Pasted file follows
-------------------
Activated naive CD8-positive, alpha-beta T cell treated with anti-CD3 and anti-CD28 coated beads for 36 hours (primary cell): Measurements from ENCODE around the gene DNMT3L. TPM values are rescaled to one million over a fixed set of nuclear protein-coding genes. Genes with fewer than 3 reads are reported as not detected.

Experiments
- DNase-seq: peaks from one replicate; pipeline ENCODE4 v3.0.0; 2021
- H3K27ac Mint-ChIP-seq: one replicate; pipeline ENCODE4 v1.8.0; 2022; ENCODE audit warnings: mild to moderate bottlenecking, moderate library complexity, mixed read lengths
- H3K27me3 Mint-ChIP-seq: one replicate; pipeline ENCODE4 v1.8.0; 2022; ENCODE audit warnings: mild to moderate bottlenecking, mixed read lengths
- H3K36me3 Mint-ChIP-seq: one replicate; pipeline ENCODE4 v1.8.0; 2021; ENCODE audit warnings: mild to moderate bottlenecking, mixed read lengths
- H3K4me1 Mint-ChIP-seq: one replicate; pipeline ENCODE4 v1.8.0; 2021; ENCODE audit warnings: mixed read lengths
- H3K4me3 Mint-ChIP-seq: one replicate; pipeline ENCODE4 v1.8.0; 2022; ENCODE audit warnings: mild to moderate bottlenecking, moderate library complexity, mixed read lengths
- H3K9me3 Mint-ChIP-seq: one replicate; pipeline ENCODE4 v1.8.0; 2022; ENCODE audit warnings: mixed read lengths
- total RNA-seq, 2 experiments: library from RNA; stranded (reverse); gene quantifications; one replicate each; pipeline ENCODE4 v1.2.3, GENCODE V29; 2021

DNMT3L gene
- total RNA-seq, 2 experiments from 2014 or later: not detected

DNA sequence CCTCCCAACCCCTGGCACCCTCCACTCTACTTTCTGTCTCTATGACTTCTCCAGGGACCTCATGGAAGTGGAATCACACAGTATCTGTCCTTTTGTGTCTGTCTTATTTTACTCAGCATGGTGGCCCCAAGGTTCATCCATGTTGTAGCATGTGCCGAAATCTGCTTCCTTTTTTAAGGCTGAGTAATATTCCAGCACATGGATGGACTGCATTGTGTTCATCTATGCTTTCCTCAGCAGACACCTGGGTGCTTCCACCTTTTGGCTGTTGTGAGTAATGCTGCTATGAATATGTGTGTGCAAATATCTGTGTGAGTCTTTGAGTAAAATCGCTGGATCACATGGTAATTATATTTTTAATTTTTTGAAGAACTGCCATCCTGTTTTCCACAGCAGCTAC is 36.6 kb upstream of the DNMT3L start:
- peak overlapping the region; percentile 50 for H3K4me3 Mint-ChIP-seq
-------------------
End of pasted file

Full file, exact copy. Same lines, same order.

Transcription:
Activated naive CD8-positive, alpha-beta T cell treated with anti-CD3 and anti-CD28 coated beads for 36 hours (primary cell): Measurements from ENCODE around the gene DNMT3L. TPM values are rescaled to one million over a fixed set of nuclear protein-coding genes. Genes with fewer than 3 reads are reported as not detected.

Experiments
- DNase-seq: peaks from one replicate; pipeline ENCODE4 v3.0.0; 2021
- H3K27ac Mint-ChIP-seq: one replicate; pipeline ENCODE4 v1.8.0; 2022; ENCODE audit warnings: mild to moderate bottlenecking, moderate library complexity, mixed read lengths
- H3K27me3 Mint-ChIP-seq: one replicate; pipeline ENCODE4 v1.8.0; 2022; ENCODE audit warnings: mild to moderate bottlenecking, mixed read lengths
- H3K36me3 Mint-ChIP-seq: one replicate; pipeline ENCODE4 v1.8.0; 2021; ENCODE audit warnings: mild to moderate bottlenecking, mixed read lengths
- H3K4me1 Mint-ChIP-seq: one replicate; pipeline ENCODE4 v1.8.0; 2021; ENCODE audit warnings: mixed read lengths
- H3K4me3 Mint-ChIP-seq: one replicate; pipeline ENCODE4 v1.8.0; 2022; ENCODE audit warnings: mild to moderate bottlenecking, moderate library complexity, mixed read lengths
- H3K9me3 Mint-ChIP-seq: one replicate; pipeline ENCODE4 v1.8.0; 2022; ENCODE audit warnings: mixed read lengths
- total RNA-seq, 2 experiments: library from RNA; stranded (reverse); gene quantifications; one replicate each; pipeline ENCODE4 v1.2.3, GENCODE V29; 2021

DNMT3L gene
- total RNA-seq, 2 experiments from 2014 or later: not detected

DNA sequence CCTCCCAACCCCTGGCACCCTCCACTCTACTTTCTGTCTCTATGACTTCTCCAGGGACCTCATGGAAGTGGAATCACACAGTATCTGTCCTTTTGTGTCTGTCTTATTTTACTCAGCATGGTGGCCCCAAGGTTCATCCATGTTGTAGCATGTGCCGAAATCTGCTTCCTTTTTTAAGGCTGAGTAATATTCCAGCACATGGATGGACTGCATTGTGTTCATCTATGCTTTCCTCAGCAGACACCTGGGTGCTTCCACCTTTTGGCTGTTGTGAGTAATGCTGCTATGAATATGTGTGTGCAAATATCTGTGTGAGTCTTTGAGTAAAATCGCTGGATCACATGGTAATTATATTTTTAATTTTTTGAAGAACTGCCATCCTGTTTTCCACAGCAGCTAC is 36.6 kb upstream of the DNMT3L start:
- peak overlapping the region; percentile 50 for H3K4me3 Mint-ChIP-seq